With advanced technology making heat pumps increasingly effective in climates like Maine’s and generous state rebate programs, it’s no surprise that the interest in heat pumps continues to increase in Maine and across the nation. In fact, according to the U. S. Department of Energy (DOE), which divides the U.S. into eight climate zones, modern heat pumps in a properly designed system can provide all the heat a home will need up through zone 6. However, in zones 7 and 8 — which include the northern parts of North Dakota, Minnesota, Wisconsin, Michigan, Maine, and all of Alaska — Consumer Reports explains that “even today’s cold-climate heat pumps might not provide adequate heat. You’ll likely need a backup heating system if you live in one of these areas.”
The best answer is “it depends.” Because heat pumps run on electricity, they are often considered the “green” option to heat and cool your home and/or business. However, it’s important to note that nearly 50% of the electricity of New England’s power grid is generated by the burning of fossil fuels. Heat pumps can most definitely be greener than energy systems that rely on traditional natural gas or propane, but higher blends of Bioheat® fuel — home heating fuel made from organic and recycled products like soybean oil, used cooking oils, inedible corn oil, canola, tallow, fats and algae — are an incredibly “green” option as well! In fact, according to the U.S. Department of Agriculture and the California Air Resources Board, Bioheat fuel offers a reduction of 50% to 86% of greenhouse gas emissions, and you can use it without making any changes to your existing oilheat system.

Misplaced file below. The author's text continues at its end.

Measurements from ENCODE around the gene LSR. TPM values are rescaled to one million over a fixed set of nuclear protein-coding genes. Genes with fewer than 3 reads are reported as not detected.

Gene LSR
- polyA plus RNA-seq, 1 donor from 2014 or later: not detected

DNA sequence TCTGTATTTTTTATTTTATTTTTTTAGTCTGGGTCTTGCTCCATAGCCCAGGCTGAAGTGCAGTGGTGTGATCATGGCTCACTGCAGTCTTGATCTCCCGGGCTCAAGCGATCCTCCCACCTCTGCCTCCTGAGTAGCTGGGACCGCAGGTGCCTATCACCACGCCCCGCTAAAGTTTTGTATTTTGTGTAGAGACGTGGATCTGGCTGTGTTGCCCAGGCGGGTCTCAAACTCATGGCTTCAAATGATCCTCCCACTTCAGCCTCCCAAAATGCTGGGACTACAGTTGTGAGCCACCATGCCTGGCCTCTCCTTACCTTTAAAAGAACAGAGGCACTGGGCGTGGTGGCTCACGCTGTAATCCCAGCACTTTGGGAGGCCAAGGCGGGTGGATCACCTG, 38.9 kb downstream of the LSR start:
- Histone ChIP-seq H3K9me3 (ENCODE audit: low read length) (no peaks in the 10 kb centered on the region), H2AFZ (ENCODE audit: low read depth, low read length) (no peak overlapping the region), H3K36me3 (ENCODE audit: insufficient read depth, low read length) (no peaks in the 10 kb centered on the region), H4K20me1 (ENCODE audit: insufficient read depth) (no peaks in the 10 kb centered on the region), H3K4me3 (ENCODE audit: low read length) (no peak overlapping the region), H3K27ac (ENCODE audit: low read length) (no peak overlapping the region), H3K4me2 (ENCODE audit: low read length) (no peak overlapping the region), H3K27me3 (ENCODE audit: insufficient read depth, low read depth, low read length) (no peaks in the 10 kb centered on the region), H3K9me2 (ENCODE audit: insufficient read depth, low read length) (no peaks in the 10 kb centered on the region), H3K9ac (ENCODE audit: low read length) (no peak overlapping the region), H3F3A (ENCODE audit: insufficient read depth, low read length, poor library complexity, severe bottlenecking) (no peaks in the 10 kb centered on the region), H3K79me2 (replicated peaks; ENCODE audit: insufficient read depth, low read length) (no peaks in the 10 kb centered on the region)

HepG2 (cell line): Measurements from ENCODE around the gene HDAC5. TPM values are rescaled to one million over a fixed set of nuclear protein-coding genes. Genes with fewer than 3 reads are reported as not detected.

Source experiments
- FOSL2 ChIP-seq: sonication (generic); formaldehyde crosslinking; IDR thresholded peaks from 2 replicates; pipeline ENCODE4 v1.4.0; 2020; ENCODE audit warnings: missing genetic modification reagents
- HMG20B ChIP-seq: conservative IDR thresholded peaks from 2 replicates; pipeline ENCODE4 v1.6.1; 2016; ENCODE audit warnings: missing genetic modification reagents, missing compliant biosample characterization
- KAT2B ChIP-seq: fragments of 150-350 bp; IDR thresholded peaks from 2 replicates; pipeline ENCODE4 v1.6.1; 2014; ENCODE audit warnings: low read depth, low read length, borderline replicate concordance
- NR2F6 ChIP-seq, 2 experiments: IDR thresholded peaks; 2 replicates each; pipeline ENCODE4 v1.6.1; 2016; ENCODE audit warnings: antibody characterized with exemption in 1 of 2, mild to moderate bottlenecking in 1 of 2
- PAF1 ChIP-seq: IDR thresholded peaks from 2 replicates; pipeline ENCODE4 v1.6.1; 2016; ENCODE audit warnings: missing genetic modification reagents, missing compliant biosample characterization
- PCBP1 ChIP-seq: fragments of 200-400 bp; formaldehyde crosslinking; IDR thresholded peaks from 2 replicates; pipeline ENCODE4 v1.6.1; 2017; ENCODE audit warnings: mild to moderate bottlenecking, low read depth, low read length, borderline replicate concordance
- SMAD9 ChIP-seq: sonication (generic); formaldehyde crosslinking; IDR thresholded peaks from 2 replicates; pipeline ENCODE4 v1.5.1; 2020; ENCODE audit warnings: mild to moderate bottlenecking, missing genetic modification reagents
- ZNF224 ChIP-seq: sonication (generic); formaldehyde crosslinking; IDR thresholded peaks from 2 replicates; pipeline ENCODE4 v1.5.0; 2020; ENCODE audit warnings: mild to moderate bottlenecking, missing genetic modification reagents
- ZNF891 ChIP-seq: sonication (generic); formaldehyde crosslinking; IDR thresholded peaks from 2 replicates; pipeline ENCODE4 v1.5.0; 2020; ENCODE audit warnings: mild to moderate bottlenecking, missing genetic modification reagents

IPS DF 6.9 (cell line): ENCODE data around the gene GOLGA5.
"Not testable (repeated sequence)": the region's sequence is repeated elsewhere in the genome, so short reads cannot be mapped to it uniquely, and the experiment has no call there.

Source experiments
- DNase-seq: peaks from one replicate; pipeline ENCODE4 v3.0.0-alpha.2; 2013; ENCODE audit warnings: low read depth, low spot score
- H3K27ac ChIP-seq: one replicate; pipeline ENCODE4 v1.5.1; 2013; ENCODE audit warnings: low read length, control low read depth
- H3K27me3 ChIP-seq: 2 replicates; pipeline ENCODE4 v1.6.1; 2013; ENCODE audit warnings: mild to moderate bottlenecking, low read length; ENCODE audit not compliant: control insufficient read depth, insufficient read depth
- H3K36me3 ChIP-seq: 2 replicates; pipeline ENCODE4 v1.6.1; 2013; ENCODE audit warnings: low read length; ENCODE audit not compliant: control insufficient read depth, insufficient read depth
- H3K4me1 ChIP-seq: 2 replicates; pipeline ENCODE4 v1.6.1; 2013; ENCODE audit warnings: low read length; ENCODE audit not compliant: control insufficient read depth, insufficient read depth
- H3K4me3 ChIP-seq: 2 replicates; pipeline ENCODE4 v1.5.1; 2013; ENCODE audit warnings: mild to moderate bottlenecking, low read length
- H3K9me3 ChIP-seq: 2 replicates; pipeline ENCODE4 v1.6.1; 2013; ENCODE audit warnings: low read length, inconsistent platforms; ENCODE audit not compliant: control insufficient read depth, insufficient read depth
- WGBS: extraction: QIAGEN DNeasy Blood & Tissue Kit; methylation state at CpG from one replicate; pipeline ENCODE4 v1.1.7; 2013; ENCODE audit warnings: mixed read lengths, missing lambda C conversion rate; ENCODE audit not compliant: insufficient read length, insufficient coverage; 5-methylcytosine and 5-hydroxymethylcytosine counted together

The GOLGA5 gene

Highly efficient between 20°F and 80°F, a heat pump is a mechanical-compression cycle refrigeration system that runs on electricity and can either heat or cool a space. Here’s how it works:
Heat pumps have some drawbacks that are important to consider if you’re considering having a heat pump system installed in your home. One of those potential drawbacks is the question of temperature uniformity compared to traditional heating systems. Small wall-mounted heat pump systems may not deliver a uniform temperature within a home. Another important consideration is whether you should maintain a backup heating system to supplement a heat pump system during Maine’s harsh winters. Prolonged sub-zero temperatures can add to your overall heating cost as well as negatively affect efficiency.
In addition, keep in mind that you will need to check the outside portion of an air-source heat pump regularly to ensure debris such as leaves, snow or ice don’t interfere with free airflow, which is necessary for optimal heat pump performance.
So, if you are considering purchasing a heat pump, contact your local heating professional to learn what will work best for you and confirm that it is the best move for your energy needs.